Content marketing has cemented itself as a major part of companies’ marketing strategy, especially in the B2B world.
It’s an impactful way to build brand authority and help collect and nurture leads.
It’s also time-intensive, and there are a lot of ways to go about it. Here are seven types of content marketing and how they can benefit your business.
7 Types of Content Marketing You Can Use to Boost Engagement
Not every business needs every type of content marketing. Just because something is out there doesn’t mean it’s right for you.
Ultimately, your strategy should consist of channels that work effectively for your business. If you’re not seeing any traction with a particular type, consider sunsetting it in favor of something else.
The most obvious and commonplace of content marketing. Blogs are ubiquitous in pretty much every space – for virtually any topic, there’s a blog about it out there.
That doesn’t mean you shouldn’t throw your hat in the ring. Blogs are valuable – that’s why everyone does it. If you do it right, blogging can be a great way to increase organic traffic, build your website’s SEO, and boost brand authority to boot.
Blogging takes time, though. To make sure it’s worth spending your time on, you should bear a few things in mind:
- Follow SEO optimization best practices
- Choose topics relevant to your business and your audience
- Spend effort writing solid posts that have real value
Google is a ruthless and cutthroat arena. In order to compete with the big names in your industry, you need to play the game right, but once you build a strong strategy (and some clout), you can get your posts ranking well.
People love videos. Video content is engaging and interesting, and can convey information rapidly. It’s a bit harder to get rolling with video than with a blog, for example, but it’s definitely worth it.
It’s also a very flexible medium. You can create a wide variety of content beyond just a traditional advertisement. Instead of just posting a blog, try setting up a camera in front of a nice background, and talk about your blog’s topic.
Then take that transcript and use that as the body of your post’s content.
The barrier to entry isn’t very high – depending on what you want to do, you might be able to get away with a smartphone and a tripod.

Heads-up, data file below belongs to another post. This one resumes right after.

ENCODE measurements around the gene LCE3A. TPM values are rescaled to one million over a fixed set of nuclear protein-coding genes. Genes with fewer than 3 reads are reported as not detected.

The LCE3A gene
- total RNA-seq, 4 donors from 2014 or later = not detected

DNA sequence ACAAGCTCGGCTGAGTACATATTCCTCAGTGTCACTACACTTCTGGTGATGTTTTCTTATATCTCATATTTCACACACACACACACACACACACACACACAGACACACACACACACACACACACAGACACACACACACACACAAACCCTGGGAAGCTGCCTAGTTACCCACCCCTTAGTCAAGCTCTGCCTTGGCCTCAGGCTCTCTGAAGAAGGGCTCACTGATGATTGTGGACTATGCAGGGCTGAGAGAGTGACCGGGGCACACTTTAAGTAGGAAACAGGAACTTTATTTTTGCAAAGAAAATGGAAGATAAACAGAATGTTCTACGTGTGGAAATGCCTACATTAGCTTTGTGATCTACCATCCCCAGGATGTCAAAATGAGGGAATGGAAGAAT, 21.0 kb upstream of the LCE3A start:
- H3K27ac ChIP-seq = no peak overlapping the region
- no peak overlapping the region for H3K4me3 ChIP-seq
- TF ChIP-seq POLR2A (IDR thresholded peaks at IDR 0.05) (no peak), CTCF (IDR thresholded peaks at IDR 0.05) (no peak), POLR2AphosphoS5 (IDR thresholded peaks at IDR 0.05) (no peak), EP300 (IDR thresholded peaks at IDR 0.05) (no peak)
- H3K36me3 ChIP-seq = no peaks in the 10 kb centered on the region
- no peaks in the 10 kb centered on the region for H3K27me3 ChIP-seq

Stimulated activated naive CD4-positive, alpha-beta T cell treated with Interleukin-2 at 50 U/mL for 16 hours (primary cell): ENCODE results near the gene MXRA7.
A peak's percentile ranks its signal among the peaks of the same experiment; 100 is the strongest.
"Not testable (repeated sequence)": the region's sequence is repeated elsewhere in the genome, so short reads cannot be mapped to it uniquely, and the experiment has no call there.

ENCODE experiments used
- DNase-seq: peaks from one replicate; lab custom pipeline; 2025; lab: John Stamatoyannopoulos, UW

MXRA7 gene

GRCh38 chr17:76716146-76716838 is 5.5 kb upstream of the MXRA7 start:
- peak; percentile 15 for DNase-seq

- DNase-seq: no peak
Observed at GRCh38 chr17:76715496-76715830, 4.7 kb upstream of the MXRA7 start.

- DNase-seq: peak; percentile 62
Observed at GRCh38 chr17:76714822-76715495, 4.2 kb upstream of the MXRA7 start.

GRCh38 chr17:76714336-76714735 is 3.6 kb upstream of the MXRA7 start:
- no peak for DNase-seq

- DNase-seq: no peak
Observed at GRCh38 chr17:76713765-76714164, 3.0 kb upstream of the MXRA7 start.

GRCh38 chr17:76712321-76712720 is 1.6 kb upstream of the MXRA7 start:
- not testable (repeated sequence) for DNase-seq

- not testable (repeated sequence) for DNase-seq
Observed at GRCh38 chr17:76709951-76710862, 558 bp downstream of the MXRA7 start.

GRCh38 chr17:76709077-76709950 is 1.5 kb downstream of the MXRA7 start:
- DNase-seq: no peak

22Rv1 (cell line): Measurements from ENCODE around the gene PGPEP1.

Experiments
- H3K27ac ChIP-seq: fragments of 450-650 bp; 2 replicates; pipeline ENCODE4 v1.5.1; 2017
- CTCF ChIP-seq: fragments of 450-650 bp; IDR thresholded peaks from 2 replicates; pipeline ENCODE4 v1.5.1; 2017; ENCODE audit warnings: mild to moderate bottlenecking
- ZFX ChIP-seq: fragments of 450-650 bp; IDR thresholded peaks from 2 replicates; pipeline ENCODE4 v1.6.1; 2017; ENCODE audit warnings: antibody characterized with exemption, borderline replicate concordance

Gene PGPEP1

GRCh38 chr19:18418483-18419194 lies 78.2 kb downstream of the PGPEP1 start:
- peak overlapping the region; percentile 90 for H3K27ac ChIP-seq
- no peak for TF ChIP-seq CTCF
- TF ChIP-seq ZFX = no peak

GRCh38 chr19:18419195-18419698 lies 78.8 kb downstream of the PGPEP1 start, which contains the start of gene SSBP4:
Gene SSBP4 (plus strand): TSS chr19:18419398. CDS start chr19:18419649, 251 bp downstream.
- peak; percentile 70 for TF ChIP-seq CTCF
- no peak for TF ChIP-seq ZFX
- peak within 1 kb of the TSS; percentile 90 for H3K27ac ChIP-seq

On the flip side, the sky’s the limit with video. You can go so far as to put together a green-screen room complete with great equipment and put out polished, pro videos.
Don’t like being on camera, but have valuable content to talk about? Consider a podcast. More and more companies are jumping on the podcast train.
All you need is a decent microphone – I recommend a decent entry-level USB microphone like a Blue Yeti, or an Audio Technica AT2020+ USB, to get you started. Podcasts with poor sound quality won’t get many listeners, so it’s worth picking up something that will deliver a good signal without much fuss.
The other thing, in terms of tools, is recording software. There’s free software out there, like Audacity, that can get the job done. If you’re on a Mac, you’ll have GarageBand, which generally comes bundled for free on the system.
As an added bonus, GarageBand has a great “narration” preset you can toss on your recording to get a nice, solid sound without needing to know much about the details of audio effects.
Podcasts are a great way to build your authority and reach a different audience. You can drive traffic to your other channels this way, too, using mid-roll ads.
4. Case Studies
Case studies are useful for marketers in general. Gating them behind a form gives you a way to collect leads, and they’re very valuable as part of a nurturing strategy as well.
A good case study underscores how valuable your product or service is, especially if the company in question is similar to your target audience.
For example, if you’re sending an email lead generation campaign, it’s a whole lot more persuasive if you can say “here’s a case study about how <company in the same industry as the reader> used our product to get X result, and I think we can get similar or better results for you.”
They’re a great tool for adding some clout to your marketing, regardless of channel, by backing it up with real-world results.
5. User-Generated Content
It never hurts to see what people are saying about you. Search social media platforms for keywords around your brand and see what comes up. If someone’s posted something cool or funny that relates to you, share it!
Not only does this create direct engagement with the person who created the content, it shows that you’re actively paying attention to what people are saying about you.
Everyone likes a good meme, right? Using memes is a fairly new evolution in content marketing, and it can have a massive impact on how people perceive your brand.
If you do it right, you can generate lots of buzz and engagement. Savvy marketers are using memes to great effect on social media – Hulu’s Twitter account comes to mind here.
Memes can be a double-edged sword, though, which I talk about in the “Pop Culture References” section of this post on B2B content writing.
Whitepapers are a great way to establish yourself in a more technical arena. These long-form content pieces are typically more dense, and tend towards being more dry and factual.
Where most content marketing tends to be more casual and conversational, even when it’s something valuable like a blog post, whitepapers are often more formal in language.
Writing an in-depth paper on a technical aspect of your industry can do wonders for your authority. The trick is to write them in a way that’s informative, detailed, and not painfully dry.